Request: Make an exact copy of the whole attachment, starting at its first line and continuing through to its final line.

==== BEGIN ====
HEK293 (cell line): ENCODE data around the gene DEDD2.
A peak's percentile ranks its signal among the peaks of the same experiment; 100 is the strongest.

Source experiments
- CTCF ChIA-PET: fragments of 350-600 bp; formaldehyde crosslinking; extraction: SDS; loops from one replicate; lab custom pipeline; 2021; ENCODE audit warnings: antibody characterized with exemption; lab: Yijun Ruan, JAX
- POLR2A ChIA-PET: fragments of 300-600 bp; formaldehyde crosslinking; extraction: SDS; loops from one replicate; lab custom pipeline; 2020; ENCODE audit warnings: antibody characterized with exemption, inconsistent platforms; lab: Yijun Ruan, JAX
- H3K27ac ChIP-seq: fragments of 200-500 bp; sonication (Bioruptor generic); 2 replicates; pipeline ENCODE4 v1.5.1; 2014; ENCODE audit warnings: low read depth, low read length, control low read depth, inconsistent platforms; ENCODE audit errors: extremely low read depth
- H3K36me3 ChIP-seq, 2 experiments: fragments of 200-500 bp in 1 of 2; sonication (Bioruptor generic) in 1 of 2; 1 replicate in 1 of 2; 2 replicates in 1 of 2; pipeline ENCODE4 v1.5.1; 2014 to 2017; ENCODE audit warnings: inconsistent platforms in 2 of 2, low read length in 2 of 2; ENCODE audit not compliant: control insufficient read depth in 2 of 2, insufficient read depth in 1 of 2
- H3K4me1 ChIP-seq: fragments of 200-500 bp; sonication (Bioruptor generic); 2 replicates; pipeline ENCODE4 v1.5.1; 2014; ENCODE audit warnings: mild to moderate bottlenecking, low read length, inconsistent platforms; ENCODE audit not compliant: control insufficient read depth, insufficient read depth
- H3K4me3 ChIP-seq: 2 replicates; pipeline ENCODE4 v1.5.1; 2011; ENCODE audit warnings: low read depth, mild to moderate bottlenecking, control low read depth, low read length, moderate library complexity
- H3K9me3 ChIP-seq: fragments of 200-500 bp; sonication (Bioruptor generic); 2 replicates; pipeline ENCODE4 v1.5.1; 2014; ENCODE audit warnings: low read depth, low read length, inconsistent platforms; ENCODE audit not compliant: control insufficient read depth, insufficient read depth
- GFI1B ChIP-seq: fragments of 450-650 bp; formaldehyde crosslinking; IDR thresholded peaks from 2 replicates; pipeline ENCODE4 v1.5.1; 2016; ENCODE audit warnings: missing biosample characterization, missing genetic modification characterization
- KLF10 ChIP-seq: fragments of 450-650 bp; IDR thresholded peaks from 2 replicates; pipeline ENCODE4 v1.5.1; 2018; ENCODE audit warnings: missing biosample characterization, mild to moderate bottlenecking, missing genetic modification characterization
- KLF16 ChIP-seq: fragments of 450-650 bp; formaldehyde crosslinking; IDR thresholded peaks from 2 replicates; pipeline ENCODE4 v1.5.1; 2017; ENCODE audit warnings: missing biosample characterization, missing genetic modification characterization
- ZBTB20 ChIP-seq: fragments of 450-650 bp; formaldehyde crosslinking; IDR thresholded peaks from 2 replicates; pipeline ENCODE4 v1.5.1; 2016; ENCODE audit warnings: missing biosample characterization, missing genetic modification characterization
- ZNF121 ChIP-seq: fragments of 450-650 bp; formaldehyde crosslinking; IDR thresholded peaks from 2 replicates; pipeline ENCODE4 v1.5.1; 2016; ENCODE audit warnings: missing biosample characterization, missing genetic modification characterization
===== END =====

HEK293 (cell line): ENCODE data around the gene DEDD2.
A peak's percentile ranks its signal among the peaks of the same experiment; 100 is the strongest.

Source experiments
- CTCF ChIA-PET: fragments of 350-600 bp; formaldehyde crosslinking; extraction: SDS; loops from one replicate; lab custom pipeline; 2021; ENCODE audit warnings: antibody characterized with exemption; lab: Yijun Ruan, JAX
- POLR2A ChIA-PET: fragments of 300-600 bp; formaldehyde crosslinking; extraction: SDS; loops from one replicate; lab custom pipeline; 2020; ENCODE audit warnings: antibody characterized with exemption, inconsistent platforms; lab: Yijun Ruan, JAX
- H3K27ac ChIP-seq: fragments of 200-500 bp; sonication (Bioruptor generic); 2 replicates; pipeline ENCODE4 v1.5.1; 2014; ENCODE audit warnings: low read depth, low read length, control low read depth, inconsistent platforms; ENCODE audit errors: extremely low read depth
- H3K36me3 ChIP-seq, 2 experiments: fragments of 200-500 bp in 1 of 2; sonication (Bioruptor generic) in 1 of 2; 1 replicate in 1 of 2; 2 replicates in 1 of 2; pipeline ENCODE4 v1.5.1; 2014 to 2017; ENCODE audit warnings: inconsistent platforms in 2 of 2, low read length in 2 of 2; ENCODE audit not compliant: control insufficient read depth in 2 of 2, insufficient read depth in 1 of 2
- H3K4me1 ChIP-seq: fragments of 200-500 bp; sonication (Bioruptor generic); 2 replicates; pipeline ENCODE4 v1.5.1; 2014; ENCODE audit warnings: mild to moderate bottlenecking, low read length, inconsistent platforms; ENCODE audit not compliant: control insufficient read depth, insufficient read depth
- H3K4me3 ChIP-seq: 2 replicates; pipeline ENCODE4 v1.5.1; 2011; ENCODE audit warnings: low read depth, mild to moderate bottlenecking, control low read depth, low read length, moderate library complexity
- H3K9me3 ChIP-seq: fragments of 200-500 bp; sonication (Bioruptor generic); 2 replicates; pipeline ENCODE4 v1.5.1; 2014; ENCODE audit warnings: low read depth, low read length, inconsistent platforms; ENCODE audit not compliant: control insufficient read depth, insufficient read depth
- GFI1B ChIP-seq: fragments of 450-650 bp; formaldehyde crosslinking; IDR thresholded peaks from 2 replicates; pipeline ENCODE4 v1.5.1; 2016; ENCODE audit warnings: missing biosample characterization, missing genetic modification characterization
- KLF10 ChIP-seq: fragments of 450-650 bp; IDR thresholded peaks from 2 replicates; pipeline ENCODE4 v1.5.1; 2018; ENCODE audit warnings: missing biosample characterization, mild to moderate bottlenecking, missing genetic modification characterization
- KLF16 ChIP-seq: fragments of 450-650 bp; formaldehyde crosslinking; IDR thresholded peaks from 2 replicates; pipeline ENCODE4 v1.5.1; 2017; ENCODE audit warnings: missing biosample characterization, missing genetic modification characterization
- ZBTB20 ChIP-seq: fragments of 450-650 bp; formaldehyde crosslinking; IDR thresholded peaks from 2 replicates; pipeline ENCODE4 v1.5.1; 2016; ENCODE audit warnings: missing biosample characterization, missing genetic modification characterization
- ZNF121 ChIP-seq: fragments of 450-650 bp; formaldehyde crosslinking; IDR thresholded peaks from 2 replicates; pipeline ENCODE4 v1.5.1; 2016; ENCODE audit warnings: missing biosample characterization, missing genetic modification characterization